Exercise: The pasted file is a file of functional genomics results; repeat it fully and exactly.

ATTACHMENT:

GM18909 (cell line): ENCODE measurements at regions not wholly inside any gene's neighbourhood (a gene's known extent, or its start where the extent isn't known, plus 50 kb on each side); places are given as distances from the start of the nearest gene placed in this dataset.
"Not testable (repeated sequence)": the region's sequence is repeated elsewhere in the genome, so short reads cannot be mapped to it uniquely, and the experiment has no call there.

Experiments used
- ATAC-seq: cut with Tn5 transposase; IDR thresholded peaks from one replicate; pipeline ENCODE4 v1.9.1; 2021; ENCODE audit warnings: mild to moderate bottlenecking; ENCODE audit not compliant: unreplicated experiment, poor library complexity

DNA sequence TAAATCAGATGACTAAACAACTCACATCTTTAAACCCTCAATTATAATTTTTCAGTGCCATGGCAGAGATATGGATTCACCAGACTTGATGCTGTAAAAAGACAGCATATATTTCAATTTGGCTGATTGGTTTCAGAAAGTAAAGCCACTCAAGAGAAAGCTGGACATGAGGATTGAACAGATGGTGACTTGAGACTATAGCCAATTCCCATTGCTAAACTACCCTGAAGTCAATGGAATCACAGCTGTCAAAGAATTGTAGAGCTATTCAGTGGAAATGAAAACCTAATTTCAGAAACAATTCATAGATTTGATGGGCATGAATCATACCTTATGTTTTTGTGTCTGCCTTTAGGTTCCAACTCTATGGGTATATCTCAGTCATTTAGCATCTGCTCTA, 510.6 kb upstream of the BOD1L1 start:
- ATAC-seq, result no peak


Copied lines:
GM18909 (cell line): ENCODE measurements at regions not wholly inside any gene's neighbourhood (a gene's known extent, or its start where the extent isn't known, plus 50 kb on each side); places are given as distances from the start of the nearest gene placed in this dataset.
"Not testable (repeated sequence)": the region's sequence is repeated elsewhere in the genome, so short reads cannot be mapped to it uniquely, and the experiment has no call there.

Experiments used
- ATAC-seq: cut with Tn5 transposase; IDR thresholded peaks from one replicate; pipeline ENCODE4 v1.9.1; 2021; ENCODE audit warnings: mild to moderate bottlenecking; ENCODE audit not compliant: unreplicated experiment, poor library complexity

DNA sequence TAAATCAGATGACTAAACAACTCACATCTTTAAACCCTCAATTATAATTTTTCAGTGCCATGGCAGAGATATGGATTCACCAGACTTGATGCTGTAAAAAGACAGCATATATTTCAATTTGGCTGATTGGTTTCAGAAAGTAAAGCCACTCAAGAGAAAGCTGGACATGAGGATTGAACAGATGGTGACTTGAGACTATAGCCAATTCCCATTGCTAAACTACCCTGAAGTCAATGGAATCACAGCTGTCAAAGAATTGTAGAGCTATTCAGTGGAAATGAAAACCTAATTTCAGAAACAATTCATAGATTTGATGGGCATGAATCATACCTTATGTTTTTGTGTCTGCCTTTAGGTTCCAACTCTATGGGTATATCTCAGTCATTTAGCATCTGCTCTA, 510.6 kb upstream of the BOD1L1 start:
- ATAC-seq, result no peak